Total radiation higher in obese patients undergoing radiofrequency ablation
Obese patients are exposed to greater doses of radiation during radiofrequency ablation for atrial fibrillation, a recent study has found.
The study included 144 patients (median age, 60 years; 21 percent female) who received radiofrequency ablation for atrial fibrillation. Most (n=68) of the participants were overweight, while 48 were obese and 34 were normal-weight. The primary endpoint was the cumulative end dose (ED), defined as the sum of doses received during the preprocedural computed tomography and during the ablation procedure.
Both overweight (p=0.2) and obese (p=0.007) patients received higher EDs, with a 23- and 75-percent difference relative to their normal-weight counterparts, respectively. Only the effect on obese patients was statistically significant.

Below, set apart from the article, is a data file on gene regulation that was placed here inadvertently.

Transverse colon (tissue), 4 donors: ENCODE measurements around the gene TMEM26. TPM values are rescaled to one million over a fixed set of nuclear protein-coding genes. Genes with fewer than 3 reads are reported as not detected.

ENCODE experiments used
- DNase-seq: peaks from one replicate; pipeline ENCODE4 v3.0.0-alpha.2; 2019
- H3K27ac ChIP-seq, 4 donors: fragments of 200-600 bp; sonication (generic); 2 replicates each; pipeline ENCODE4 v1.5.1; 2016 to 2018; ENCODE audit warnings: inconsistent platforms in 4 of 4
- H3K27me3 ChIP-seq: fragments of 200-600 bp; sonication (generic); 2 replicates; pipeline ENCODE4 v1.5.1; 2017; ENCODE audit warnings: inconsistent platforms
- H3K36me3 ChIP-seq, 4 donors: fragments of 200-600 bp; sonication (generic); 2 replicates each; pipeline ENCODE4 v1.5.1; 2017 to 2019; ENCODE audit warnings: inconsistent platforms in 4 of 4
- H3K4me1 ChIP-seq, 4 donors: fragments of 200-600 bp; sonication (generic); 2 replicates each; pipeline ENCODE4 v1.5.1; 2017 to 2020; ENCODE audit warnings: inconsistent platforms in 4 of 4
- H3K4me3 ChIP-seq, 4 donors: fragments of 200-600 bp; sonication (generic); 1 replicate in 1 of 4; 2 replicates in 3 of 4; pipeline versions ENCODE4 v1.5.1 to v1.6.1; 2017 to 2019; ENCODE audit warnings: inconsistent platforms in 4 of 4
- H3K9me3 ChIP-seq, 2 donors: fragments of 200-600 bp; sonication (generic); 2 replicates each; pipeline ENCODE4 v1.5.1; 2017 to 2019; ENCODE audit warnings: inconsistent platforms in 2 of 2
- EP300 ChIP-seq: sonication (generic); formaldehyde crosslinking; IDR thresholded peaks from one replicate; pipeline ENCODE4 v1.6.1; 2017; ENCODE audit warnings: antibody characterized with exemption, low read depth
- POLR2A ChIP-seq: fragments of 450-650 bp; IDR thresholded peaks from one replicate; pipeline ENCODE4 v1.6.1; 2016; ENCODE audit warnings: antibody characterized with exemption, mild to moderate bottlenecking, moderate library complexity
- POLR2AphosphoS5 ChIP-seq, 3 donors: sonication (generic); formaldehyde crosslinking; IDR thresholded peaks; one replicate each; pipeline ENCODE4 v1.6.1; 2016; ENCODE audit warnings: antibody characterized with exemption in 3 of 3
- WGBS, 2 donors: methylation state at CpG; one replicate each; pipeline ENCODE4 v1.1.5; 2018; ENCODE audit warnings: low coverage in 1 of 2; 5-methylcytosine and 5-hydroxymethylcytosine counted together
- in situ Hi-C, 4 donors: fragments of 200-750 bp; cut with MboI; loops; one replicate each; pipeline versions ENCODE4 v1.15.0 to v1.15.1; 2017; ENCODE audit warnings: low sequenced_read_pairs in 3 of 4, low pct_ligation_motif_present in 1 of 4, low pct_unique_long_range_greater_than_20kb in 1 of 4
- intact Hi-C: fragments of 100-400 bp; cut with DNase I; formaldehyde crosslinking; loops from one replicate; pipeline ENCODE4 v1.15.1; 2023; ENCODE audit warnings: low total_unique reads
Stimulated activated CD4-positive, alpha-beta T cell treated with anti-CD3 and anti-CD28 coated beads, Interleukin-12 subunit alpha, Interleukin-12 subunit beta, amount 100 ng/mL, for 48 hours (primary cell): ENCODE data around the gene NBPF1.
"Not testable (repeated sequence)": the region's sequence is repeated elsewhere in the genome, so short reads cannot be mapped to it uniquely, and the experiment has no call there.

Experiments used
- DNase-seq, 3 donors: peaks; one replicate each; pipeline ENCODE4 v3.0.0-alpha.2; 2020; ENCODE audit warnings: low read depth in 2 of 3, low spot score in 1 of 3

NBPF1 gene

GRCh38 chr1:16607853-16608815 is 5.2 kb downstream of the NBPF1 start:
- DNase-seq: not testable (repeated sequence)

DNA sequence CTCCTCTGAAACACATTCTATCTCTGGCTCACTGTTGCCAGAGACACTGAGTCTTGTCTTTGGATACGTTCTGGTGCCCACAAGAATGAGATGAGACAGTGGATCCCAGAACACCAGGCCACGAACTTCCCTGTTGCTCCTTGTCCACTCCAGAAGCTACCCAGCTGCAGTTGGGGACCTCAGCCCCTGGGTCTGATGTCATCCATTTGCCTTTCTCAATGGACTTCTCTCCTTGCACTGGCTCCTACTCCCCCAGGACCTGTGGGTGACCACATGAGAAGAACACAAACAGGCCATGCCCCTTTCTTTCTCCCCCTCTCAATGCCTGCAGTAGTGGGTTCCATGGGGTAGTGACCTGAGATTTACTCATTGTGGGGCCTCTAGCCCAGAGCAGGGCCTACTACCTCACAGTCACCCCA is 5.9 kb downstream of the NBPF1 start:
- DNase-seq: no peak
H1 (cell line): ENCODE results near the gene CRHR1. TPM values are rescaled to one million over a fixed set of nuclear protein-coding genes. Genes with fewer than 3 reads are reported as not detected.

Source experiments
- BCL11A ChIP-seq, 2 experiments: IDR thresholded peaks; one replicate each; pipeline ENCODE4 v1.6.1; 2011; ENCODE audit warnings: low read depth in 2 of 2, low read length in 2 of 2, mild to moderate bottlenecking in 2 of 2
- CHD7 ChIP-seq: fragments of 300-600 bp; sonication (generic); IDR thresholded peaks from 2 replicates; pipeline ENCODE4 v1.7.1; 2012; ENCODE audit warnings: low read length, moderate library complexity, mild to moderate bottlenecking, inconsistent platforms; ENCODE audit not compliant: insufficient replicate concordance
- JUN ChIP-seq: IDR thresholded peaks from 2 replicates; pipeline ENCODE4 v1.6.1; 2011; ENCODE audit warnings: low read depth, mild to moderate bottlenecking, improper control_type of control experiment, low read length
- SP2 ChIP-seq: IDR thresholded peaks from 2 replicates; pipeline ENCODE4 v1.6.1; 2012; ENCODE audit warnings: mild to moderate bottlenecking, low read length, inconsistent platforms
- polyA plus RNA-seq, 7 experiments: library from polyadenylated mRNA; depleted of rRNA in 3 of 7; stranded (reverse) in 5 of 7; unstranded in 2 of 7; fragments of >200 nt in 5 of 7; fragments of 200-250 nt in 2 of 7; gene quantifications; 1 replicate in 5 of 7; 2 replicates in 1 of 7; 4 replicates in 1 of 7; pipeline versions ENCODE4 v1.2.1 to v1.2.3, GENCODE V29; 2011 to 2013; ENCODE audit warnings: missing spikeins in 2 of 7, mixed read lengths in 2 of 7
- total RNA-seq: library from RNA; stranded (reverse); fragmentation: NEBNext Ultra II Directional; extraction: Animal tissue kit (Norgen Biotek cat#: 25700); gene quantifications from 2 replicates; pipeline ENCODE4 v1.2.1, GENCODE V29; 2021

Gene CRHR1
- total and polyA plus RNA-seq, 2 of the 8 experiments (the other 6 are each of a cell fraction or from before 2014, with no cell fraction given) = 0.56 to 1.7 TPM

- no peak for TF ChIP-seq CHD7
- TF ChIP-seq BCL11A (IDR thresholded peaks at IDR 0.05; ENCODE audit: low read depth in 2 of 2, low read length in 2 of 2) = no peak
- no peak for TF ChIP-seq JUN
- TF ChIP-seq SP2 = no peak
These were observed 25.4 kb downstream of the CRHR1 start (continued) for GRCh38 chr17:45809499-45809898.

“Impact of obesity on overall exposure to ionizing radiation, which was previously considered to be major with a dose increase of >300 percent for obese patients, seems finally revealed to be moderate,” said researchers.
Multivariate, generalized linear regression analysis found that body mass index was a significant predictor of overall ED received (β per additional kg/m2, 0.27±0.11; p=0.009), as was X-ray time (β per additional minute, 0.27±0.10; p=0.004). Other univariate predictors such as sex, left atrial volume and the type of atrial fibrillation lost their significance after adjusting for covariates.
In addition, BMI was also a significant determinant of the success of the procedure (p=0.04), as were left atrial volume (p<0.001) and the type of atrial fibrillation.